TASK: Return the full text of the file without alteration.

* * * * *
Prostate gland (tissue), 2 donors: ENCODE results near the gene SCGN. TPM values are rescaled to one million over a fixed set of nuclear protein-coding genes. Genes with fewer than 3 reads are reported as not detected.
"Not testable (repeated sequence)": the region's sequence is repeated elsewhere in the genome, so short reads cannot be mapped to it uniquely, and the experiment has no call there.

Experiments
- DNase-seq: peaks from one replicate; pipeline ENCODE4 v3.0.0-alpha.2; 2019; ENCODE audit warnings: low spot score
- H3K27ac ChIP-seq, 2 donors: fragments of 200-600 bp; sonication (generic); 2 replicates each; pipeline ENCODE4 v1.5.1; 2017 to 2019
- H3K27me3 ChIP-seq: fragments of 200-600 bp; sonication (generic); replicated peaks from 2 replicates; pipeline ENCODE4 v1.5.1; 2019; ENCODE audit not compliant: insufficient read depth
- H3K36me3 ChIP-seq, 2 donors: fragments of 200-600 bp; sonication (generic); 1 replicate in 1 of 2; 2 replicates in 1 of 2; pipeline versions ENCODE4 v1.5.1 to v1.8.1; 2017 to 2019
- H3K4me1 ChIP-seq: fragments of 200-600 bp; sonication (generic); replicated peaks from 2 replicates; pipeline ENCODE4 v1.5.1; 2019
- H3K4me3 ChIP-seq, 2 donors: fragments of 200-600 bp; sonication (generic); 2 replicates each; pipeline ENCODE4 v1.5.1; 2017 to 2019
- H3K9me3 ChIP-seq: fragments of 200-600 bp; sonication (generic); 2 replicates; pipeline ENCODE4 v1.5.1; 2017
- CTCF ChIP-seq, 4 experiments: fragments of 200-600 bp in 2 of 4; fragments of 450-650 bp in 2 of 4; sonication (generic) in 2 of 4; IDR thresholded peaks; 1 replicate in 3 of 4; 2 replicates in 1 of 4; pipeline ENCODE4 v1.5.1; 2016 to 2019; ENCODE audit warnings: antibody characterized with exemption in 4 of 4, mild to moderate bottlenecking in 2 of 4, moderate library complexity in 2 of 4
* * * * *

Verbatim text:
Prostate gland (tissue), 2 donors: ENCODE results near the gene SCGN. TPM values are rescaled to one million over a fixed set of nuclear protein-coding genes. Genes with fewer than 3 reads are reported as not detected.
"Not testable (repeated sequence)": the region's sequence is repeated elsewhere in the genome, so short reads cannot be mapped to it uniquely, and the experiment has no call there.

Experiments
- DNase-seq: peaks from one replicate; pipeline ENCODE4 v3.0.0-alpha.2; 2019; ENCODE audit warnings: low spot score
- H3K27ac ChIP-seq, 2 donors: fragments of 200-600 bp; sonication (generic); 2 replicates each; pipeline ENCODE4 v1.5.1; 2017 to 2019
- H3K27me3 ChIP-seq: fragments of 200-600 bp; sonication (generic); replicated peaks from 2 replicates; pipeline ENCODE4 v1.5.1; 2019; ENCODE audit not compliant: insufficient read depth
- H3K36me3 ChIP-seq, 2 donors: fragments of 200-600 bp; sonication (generic); 1 replicate in 1 of 2; 2 replicates in 1 of 2; pipeline versions ENCODE4 v1.5.1 to v1.8.1; 2017 to 2019
- H3K4me1 ChIP-seq: fragments of 200-600 bp; sonication (generic); replicated peaks from 2 replicates; pipeline ENCODE4 v1.5.1; 2019
- H3K4me3 ChIP-seq, 2 donors: fragments of 200-600 bp; sonication (generic); 2 replicates each; pipeline ENCODE4 v1.5.1; 2017 to 2019
- H3K9me3 ChIP-seq: fragments of 200-600 bp; sonication (generic); 2 replicates; pipeline ENCODE4 v1.5.1; 2017
- CTCF ChIP-seq, 4 experiments: fragments of 200-600 bp in 2 of 4; fragments of 450-650 bp in 2 of 4; sonication (generic) in 2 of 4; IDR thresholded peaks; 1 replicate in 3 of 4; 2 replicates in 1 of 4; pipeline ENCODE4 v1.5.1; 2016 to 2019; ENCODE audit warnings: antibody characterized with exemption in 4 of 4, mild to moderate bottlenecking in 2 of 4, moderate library complexity in 2 of 4